Students and employees vaccinated at on-campus clinic


Sierra Gorkun

A nurse practitioner administers a dose of the Pfizer vaccine to a student on April 27 during an on-campus COVID-19 vaccination clinic at Roger Williams University. 330 students and employees signed up for the clinic.

330 students and employees at Roger Williams University signed up for the university’s first on-campus COVID-19 vaccination clinic on Tuesday, April 27, where those with appointments were administered doses of the Pfizer vaccine. Vice President of Student Life John King said the majority of those signed up were students.

Prior to this clinic, University President Ioannis Miaoulis announced in an April 1 email that all RWU students would be required to get the COVID-19 vaccine for the fall semester unless they had religious or medical exemptions.

From Friday, April 23 to Sunday, April 25, the university also provided continuous shuttle service to students without transportation to a point of distribution in Middletown, Rhode Island to receive the COVID-19 vaccine. Approximately 120 students signed up for vaccinations at that location, according to King.

Senior James Shapiro, who received his vaccine at the clinic, said he thought the vaccination process went pretty well.

“It was pretty smooth and quite nice,” Shapiro said. “It was very official and I quite enjoyed it.”

Sophomore Joe Lombardo, who was also vaccinated at the clinic, expressed a similar sentiment.

“It was really good and really fast,” Lombardo said. “It was very easy to follow. There were people helping every step of the way.”

“It was actually kind of an exciting experience to get the vaccine and be part of an important history,” Lombardo said.

Students and faculty who received the vaccine at the clinic had different reasons for doing so. Sophomore Brianna Simmons said she got the vaccine so she could see her family.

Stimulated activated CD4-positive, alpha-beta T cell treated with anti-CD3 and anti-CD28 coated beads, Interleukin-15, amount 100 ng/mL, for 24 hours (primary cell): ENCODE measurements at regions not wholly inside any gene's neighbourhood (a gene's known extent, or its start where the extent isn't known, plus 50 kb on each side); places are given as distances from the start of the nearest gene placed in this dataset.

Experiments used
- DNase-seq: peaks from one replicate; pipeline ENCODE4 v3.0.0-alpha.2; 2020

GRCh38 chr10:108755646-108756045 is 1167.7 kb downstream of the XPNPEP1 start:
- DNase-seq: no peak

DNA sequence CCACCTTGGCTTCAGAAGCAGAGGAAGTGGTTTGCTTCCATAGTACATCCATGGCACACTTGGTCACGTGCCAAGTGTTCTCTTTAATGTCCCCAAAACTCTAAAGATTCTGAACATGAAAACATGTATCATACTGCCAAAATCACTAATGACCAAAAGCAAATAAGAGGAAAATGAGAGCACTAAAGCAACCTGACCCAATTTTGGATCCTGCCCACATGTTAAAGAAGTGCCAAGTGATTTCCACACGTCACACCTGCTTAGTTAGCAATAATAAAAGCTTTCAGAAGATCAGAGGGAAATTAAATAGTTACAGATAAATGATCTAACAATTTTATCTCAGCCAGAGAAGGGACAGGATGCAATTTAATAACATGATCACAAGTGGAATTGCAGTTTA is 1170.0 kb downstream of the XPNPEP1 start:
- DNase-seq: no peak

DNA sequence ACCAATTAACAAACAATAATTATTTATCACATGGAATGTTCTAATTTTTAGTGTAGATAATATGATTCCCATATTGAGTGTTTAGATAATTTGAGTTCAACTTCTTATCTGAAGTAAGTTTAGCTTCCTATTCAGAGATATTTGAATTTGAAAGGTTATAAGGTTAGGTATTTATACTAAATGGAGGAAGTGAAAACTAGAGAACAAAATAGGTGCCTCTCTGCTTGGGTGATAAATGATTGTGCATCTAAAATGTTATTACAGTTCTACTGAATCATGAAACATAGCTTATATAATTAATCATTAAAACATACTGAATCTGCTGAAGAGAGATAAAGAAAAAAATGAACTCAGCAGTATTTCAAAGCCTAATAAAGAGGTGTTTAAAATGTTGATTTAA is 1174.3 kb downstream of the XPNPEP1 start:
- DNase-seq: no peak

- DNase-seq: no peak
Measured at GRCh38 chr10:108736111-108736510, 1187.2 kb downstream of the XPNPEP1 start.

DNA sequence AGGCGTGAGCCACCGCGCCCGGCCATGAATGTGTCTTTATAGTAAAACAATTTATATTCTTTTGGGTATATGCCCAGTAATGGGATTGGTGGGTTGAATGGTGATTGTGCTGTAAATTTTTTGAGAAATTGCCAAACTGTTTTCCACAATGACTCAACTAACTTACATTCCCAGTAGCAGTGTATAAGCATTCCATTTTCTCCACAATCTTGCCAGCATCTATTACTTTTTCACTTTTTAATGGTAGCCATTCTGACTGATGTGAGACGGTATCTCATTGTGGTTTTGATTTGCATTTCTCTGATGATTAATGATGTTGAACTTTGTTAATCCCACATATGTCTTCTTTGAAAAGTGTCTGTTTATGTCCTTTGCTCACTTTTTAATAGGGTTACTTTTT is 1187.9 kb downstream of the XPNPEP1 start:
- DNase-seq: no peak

“I got the vaccine mainly for my family because I haven’t been able to see them in a while,” Simmons said. “I’m from Bermuda so I haven’t seen them in like a year. I want to go back home and see them really bad.”

Junior Michelle Correia said she got the vaccine for the people she lives with at home.

“I got the vaccine because I live with my grandparents, so that’s a big reason,” Correia said. “Also, I feel like it would help make it safer and get us out of this sooner.”

Freshman Emily Salvi said she got the vaccine in preparation for summer plans.

“I leave for California the first week of June so I needed to have the vaccine soon,” Salvi said.

Assistant Women’s Lacrosse Coach Kaelin Hogan said she got the vaccine because of her job.

“I’m a teacher but I’m also the assistant lacrosse coach so just to be safe,” Hogan said.

King said the university was grateful to those who helped with the clinic.

“The university is grateful to the Department of Health and the Bristol Fire and Police Departments for making it possible for our students and employees in Bristol to enjoy easy and convenient vaccine appointment scheduling on campus,” King said.

“Achieving the most complete vaccination rate possible is the clearest pathway to herd immunity and returning to the robust, fully engaged and interactive campus experience that students attending RWU expect and miss greatly.”